Have you heard of dichroic glass? It’s a colorful, artsy type of fused glass often used to make pendants and fancy schmancy jewelry you might find in an art gallery gift shop. It’s good lookin’ stuff. Learn to use shrink plastic sheets that mimic that fancy glass. No one will believe these flashy charms are plastic!
Replacing glass with shrink plastic sheets….
True dichroic glass is created by layering glass and metal oxides and firing them in a glass kiln, sometimes multiple times. The iridescent glass that results is beautiful but the process is out of reach for most at home crafters.
Using a few kid friendly (and budget friendly) craft supplies we managed to create a fused glass look alike that is accessible to everyone!
Every once in a while you hit on something that really excites you? This project was it for me. I made and made, and tried it different ways, with different materials. What I’m showing you is my favorite combinations! but there are many variations worth trying if you have different materials on hand!
Preparing for shrink art….
The material you cannot do without for this project is good old shrink plastic sheets, commonly known by the brand name Shrinky Dinks.. Yeah, that’s right; the same stuff you used to make plastic keychains out of as a kid is going to make some sweet jewelry.
There are so many fun shrink plastic sheet kits but for this project I used the Crystal Clear 10 sheet pack. Ten sheets of this would make a crazy amount of these small fused glass pieces. Because the amount of shrink plastic material needed is so small this would be a pretty economical project to do with a group!
All those pretty colors….
It is possible to color shrink plastic in a number of ways. Sharpie permanent markers do a fair job. I had the best luck with plain black mixed with metallic Sharpies. These looked the least “plastic-y.” You can even try colored pencils or rubber stamps.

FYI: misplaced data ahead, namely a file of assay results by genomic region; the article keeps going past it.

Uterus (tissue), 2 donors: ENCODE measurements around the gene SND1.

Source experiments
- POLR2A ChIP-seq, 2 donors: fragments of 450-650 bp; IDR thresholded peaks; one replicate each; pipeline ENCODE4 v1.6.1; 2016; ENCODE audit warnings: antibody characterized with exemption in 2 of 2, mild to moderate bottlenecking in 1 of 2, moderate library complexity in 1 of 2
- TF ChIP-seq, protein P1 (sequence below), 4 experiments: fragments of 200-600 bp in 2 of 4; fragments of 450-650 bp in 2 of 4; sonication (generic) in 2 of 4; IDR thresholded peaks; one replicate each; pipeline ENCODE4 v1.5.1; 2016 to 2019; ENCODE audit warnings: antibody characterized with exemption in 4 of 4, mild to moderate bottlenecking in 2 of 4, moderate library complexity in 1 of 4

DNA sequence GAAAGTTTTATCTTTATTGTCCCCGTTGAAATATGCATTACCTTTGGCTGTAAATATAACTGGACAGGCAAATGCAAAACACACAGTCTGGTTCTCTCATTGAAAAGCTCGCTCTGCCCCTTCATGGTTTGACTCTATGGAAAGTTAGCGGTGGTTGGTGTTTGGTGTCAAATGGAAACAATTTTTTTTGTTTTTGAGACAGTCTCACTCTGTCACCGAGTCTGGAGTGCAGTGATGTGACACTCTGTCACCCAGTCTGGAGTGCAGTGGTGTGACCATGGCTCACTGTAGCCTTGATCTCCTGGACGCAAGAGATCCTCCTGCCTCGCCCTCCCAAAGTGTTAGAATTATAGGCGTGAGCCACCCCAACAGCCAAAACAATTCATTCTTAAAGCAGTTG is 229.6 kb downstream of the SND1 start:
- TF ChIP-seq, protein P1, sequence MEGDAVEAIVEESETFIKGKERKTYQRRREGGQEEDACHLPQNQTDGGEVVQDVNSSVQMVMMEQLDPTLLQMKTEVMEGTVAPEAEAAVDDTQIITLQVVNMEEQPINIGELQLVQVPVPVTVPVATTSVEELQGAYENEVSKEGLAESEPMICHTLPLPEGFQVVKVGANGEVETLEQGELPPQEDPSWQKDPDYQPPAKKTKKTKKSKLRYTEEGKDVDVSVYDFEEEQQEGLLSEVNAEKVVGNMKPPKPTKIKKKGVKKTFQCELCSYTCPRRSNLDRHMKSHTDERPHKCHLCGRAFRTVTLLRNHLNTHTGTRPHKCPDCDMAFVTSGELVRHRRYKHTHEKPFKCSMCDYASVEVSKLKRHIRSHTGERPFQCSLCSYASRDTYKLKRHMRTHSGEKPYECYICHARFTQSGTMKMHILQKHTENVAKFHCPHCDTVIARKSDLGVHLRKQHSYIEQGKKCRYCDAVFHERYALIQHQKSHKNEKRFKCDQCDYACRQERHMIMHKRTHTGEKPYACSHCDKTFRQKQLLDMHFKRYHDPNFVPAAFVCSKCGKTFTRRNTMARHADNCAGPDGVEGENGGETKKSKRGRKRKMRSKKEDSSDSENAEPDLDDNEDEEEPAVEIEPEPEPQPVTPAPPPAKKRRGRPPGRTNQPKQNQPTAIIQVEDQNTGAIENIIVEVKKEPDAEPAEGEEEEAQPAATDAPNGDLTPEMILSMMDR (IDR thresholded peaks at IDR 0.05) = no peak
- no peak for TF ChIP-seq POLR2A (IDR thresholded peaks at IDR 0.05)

But these rich, abstract, crazy vibrant colors came from alcohol inks. I had bought this little three color set of alcohol inks by Adirondack Lights for a past project. Because they are so concentrated I still had lots left even after letting my eight year old use them freely.
(I love giving kids access to “adult” art materials. It feels so special and exciting!) Check out this post to see some of my most favorite art supplies that are grown up but also perfect for young artists!
First we decorated half sheets of shrinky dinks with the ink. By decorate I mean we freely dropped color onto the smooth plastic and watched it swirl. We used an eyedropper to add a few drops of rubbing alcohol. This is a process over which you have little to no control. It’s captivating to watch.
Let these beauties dry for an hour or so.
Cut ’em up….
After the inks were dry we cut them into smallish abstract shapes. Follow the directions on the shrink plastic sheets by baking at 350 degrees for about three minutes. The plastic will curl up and then lay down flat again when it’s done shrinking. (I’m guessing the glass in your oven door is slightly cleaner than mine and will allow this viewing!) If you can peek into the oven it is pretty cool to watch!
Stack up your shrink art charms and do it again….
So, this step is the key. Layer a Pyrex dish with a piece of parchment paper. Here were going to assemble all of the already shrunk pieces into an interesting little composition. Layer them or stack them up.
Bake for an additional 12-14 minutes at approximately 450 degrees.
The extra heat actually melts the layers of plastic together and rounds the edges of the shrink plastic. They are SO pretty and an accessible way to get that fused glass look!
What to make with that beautiful fused glass…
In order to be used as jewelry, like we did, your shrink art pieces will need a hole drilled. Holes made prior to the second shrinking will melt closed because of the extra high heat. A tiny drill bit, after the shrink art charms have cooled is the easiest solution.
A little jewelry “findings kit” contained all the jump rings, chains, and clasps we needed to make many shrink art gifts. These would also make beautiful sun catchers, wind chime charms, magnets, pins, etc. The possibilities are endless!